Free Leonard Peltier: Indigenous rights advocates take fight for clemency to the United Nations
Geneva, Switzerland - Calls for the release of imprisoned Indigenous freedom fighter Leonard Peltier resounded at the 139th session of the United Nations Human Rights Committee.
Expanding Indigenous rights and ending extreme sentencing practices were central themes at this year's review of the United States by the UN Human Rights Committee, with the case of Leonard Peltier, the country's longest-held political prisoner, featuring prominently in the proceedings.
A member of the Turtle Mountain Band of Chippewa, Peltier was taken into US custody after he was convicted of killing two FBI agents in a shootout on the Pine Ridge Indian Reservation in South Dakota in June 1975. He was sentenced to two terms of life imprisonment and is currently incarcerated in a maximum-security facility in Coleman, Florida.
There is no evidence to justify locking Peltier up for nearly five decades and repeatedly denying him parole, his supporters say. Records suggest the FBI coerced witnesses and excluded and falsified evidence in the 1977 murder trial. Even the top prosecutor in the case, former US Attorney James Reynolds, has called for the American Indian Movement icon's release.
Dr. Changrok Soh of South Korea, vice chair of the Human Rights Committee, agreed with Indigenous representatives in Geneva that Peltier's long imprisonment raises grave concerns. On Tuesday, he asked the US delegation to clarify: "Civil society shadow reports have noted that 'death by incarceration' continues to disproportionately impact Black and Indigenous Peoples in the US. Can the state party describe what it is doing regarding life sentences for political prisoners, in particular, the case of Indigenous political prisoner Leonard Peltier, who is now – at 79 years old – the longest serving US political prisoner and has served 48 years in prison?"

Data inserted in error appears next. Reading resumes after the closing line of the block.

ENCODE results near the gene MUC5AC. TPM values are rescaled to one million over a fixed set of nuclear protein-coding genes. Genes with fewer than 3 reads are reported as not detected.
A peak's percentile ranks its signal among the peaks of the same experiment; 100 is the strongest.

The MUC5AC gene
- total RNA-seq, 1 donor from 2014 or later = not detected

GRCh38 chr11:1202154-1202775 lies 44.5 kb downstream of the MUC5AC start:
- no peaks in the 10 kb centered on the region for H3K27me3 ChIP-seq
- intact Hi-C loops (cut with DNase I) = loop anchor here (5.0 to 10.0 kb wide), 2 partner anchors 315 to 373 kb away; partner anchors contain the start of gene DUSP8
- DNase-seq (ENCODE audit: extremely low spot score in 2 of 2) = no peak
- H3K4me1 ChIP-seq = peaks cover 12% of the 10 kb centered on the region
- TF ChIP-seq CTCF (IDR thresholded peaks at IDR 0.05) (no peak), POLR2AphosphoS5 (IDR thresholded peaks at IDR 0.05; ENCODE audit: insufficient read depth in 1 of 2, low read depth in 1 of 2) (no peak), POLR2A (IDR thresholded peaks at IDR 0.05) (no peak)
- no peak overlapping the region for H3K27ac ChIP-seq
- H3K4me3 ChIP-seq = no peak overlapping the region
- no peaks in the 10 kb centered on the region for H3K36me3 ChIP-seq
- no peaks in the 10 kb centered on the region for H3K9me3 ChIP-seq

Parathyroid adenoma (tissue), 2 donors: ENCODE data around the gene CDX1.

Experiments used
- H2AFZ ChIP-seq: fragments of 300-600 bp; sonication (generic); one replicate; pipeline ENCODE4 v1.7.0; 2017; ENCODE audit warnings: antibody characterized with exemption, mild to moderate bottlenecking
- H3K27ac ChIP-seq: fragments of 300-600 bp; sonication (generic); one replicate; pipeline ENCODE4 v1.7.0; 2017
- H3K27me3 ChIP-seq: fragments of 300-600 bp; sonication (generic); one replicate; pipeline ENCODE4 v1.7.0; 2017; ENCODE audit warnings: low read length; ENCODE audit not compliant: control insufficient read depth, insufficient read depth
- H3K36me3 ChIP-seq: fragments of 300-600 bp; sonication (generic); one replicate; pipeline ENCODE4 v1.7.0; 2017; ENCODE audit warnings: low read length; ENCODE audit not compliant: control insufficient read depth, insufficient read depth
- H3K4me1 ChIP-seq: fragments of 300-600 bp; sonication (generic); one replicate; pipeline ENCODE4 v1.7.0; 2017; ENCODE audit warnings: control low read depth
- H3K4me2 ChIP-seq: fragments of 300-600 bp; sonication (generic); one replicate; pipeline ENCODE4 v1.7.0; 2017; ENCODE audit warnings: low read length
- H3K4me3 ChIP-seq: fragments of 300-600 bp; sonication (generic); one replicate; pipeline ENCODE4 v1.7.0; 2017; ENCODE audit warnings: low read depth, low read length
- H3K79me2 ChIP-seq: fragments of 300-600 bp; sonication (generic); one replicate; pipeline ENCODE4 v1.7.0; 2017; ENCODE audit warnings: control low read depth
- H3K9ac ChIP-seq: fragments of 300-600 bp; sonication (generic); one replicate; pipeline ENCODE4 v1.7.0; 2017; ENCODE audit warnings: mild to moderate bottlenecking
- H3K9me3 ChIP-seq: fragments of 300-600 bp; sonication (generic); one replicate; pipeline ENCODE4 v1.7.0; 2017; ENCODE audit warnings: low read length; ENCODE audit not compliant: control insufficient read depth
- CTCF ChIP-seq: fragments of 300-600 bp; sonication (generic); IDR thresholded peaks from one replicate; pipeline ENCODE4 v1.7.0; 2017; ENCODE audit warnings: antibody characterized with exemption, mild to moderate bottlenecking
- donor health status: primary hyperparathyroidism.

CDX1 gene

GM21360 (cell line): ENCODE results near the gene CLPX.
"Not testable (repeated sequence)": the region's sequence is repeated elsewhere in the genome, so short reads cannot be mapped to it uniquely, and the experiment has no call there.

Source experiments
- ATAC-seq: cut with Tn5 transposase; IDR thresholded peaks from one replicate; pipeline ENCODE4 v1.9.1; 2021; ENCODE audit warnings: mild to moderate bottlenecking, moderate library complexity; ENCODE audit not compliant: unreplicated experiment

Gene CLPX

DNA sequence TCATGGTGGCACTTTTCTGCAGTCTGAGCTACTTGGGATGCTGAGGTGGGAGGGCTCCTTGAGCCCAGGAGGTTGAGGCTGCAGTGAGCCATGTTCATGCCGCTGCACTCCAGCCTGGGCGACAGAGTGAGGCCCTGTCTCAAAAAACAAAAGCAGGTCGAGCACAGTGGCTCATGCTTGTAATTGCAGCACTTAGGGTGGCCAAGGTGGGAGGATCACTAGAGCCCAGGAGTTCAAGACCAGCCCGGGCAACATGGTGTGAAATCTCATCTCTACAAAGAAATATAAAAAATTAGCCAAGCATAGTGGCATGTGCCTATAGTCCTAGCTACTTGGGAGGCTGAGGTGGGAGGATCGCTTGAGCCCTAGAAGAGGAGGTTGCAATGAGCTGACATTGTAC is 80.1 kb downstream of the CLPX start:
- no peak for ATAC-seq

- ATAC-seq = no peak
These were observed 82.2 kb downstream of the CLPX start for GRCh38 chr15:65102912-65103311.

A representative of the Department of Justice on Wednesday said the US government cannot answer the question, as there is a pending clemency petition for Peltier.
Indigenous rights advocates demand Biden grant clemency to Leonard Peltier
President Joe Biden has the authority to grant clemency to Peltier without congressional approval, but he has so far not chosen to take that step.
Fed up with the US government's failure to adequately address their concerns, civil society NGOs and human rights advocates in Geneva sent a letter to the Department of Justice on Wednesday calling for action to right the grave wrongs committed against Peltier and others held under unjust prison sentences.
The letter – signed by Water Protector Legal Collective, the Center for Constitutional Rights, the Abolitionist Law Center, and more – urges the federal government to commit to "ending life sentences that amount to death by incarceration disproportionately for Black, Brown and Indigenous communities."
Advocates also demanded the Biden administration grant clemency to Peltier and invite the UN Special Rapporteur for Indigenous Peoples to visit the US to study his case and the status of Indigenous communities around the country.
"Leonard’s continued incarceration is an open wound for Indigenous Peoples and a visible blemish on the United States' human rights record," the signatories wrote.
Cover photo: Anna Moneymaker / GETTY IMAGES NORTH AMERICA / Getty Images via AFP